Staying Healthy Abroad
Health Issues & Illnesses While Abroad
When you first arrive, eat and drink lightly for several days so your system can adjust to changes in climate and food. Depending on the country where you will be studying, you should bring along prescription medication such as Imodium for digestive illnesses. You should also check on other health issues, such as whether it is safe to drink the local water and ask your doctor about preventive medication for the common illnesses that can result.
You should understand the health conditions in your host country before you leave, and obtain information about appropriate precautionary measures. A couple of tips are especially important no matter where you will be traveling:
you have a medical condition that is not easily identified (diabetes,
epilepsy, severe allergies), wear a medic alert bracelet while you are
abroad. You should also inform the Glavin Office of International
Programs, traveling companions, and on-site staff so that they can be
prepared in case of an emergency. If you have a medical problem that
could be aggravated by conditions abroad (e.g. asthma), consider
carefully how you will deal with the problem abroad and discuss it with
your physician before you leave home.
• AIDS is a major concern in some locations. While abroad, avoid injections and blood transfusions. If an injection is required, make sure that the syringe comes directly from a sealed package or that it has been sterilized in boiling water for 20 minutes. Diabetics are encouraged to bring a sufficient supply of needles and syringes with a prescription or doctor’s authorization. Avoid ear piercing and tattooing if AIDS is a concern in the area.
• Always use latex condoms if you choose to be sexually active.
If you experience sexual harassment/violence while abroad, you are strongly encouraged to seek the support of resources in country. Seek safety first; then talk to the international student office or resident director of your program abroad.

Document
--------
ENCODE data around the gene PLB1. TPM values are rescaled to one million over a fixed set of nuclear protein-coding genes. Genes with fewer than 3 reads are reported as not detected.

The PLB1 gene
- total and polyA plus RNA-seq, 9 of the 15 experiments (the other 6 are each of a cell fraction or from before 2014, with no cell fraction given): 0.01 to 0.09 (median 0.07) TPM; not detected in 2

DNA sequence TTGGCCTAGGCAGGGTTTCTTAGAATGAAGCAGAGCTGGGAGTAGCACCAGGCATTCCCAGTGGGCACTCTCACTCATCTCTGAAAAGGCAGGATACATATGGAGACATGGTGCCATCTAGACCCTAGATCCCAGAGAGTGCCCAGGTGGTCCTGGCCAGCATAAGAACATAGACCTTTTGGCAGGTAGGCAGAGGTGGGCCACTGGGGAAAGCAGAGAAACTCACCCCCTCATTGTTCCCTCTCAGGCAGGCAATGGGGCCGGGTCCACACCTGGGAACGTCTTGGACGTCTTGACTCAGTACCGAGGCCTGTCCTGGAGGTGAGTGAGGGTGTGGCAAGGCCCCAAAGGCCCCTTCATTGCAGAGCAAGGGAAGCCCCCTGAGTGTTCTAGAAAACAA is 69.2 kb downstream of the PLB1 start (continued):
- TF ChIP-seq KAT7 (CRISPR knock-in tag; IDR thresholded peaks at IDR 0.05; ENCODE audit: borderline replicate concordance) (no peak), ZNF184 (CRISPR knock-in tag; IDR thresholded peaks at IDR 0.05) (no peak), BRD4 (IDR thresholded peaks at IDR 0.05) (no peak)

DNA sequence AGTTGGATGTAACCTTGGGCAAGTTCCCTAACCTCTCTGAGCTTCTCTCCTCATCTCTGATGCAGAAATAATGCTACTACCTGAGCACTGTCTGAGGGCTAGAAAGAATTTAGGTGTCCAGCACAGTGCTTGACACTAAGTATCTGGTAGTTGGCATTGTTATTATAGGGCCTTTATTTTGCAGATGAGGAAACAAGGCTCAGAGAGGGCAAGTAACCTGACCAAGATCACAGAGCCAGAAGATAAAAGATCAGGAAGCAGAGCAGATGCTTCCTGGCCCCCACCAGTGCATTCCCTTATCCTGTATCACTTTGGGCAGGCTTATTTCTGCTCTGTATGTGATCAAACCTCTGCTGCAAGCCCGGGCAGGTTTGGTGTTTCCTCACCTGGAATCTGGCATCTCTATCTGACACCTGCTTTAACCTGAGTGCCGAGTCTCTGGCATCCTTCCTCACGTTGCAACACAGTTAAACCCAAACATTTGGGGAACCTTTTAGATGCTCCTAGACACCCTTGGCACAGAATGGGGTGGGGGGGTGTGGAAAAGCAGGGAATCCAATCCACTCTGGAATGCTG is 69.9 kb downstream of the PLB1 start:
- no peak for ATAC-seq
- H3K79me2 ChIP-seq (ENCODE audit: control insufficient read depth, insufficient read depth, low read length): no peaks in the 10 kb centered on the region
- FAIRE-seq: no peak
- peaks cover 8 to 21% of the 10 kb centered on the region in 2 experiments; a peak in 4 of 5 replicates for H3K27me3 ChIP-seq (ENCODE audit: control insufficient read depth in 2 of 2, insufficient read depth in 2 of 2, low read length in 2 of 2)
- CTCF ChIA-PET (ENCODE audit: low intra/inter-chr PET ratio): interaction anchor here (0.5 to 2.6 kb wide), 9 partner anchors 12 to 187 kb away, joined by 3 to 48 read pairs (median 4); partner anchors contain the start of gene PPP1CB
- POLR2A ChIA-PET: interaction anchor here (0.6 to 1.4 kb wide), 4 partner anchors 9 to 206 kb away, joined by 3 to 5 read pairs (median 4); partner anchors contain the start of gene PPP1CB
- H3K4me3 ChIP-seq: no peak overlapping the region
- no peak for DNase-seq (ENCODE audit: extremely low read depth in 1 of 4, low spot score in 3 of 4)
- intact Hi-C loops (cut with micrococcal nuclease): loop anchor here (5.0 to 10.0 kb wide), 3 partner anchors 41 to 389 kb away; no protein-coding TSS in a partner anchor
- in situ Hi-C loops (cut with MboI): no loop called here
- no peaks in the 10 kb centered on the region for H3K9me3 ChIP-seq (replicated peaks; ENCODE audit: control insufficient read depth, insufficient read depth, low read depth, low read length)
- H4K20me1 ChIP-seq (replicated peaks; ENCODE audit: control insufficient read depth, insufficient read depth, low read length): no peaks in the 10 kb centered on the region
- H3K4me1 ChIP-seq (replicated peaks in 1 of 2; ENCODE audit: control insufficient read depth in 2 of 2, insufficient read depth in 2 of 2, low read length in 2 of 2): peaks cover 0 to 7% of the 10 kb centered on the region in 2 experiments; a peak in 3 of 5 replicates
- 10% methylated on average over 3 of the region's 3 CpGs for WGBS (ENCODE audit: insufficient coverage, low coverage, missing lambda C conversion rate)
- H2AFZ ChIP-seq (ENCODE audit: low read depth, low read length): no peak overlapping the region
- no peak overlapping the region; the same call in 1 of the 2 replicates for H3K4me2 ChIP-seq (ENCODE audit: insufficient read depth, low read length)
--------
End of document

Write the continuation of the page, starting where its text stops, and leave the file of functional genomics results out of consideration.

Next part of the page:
Health information specific to your host country will be included in your program handbook, discussed at your program orientation, and/or addressed upon arrival in your country. If you are participating on an outside program, contact your program sponsor for health-related information specific to your host country. Most travelers and students overseas will not experience anything worse than a mild case of diarrhea, and just a few common sense practices can help greatly to keep you healthy during your overseas stay.
Staying Safe Abroad
When traveling overseas, there are a number of precautions that you should follow in order to travel safely. You should also consult the US State Department Travel Advisories for up-to-date information on travel precautions for the country where you will be studying or traveling.
Additional Safety Precautions:
1. When traveling, do not leave your bags or belongings unattended at any time.
2. When using local transportation, avoid traveling in poorly maintained vehicles. Inquire about the safety records of different bus companies. When taking a taxi, sit in the back seat.
3. Never keep all of your documents and money in one place or one suitcase.
4. If you find yourself in uncomfortable surroundings, try to act like you know what you are doing and where you are going.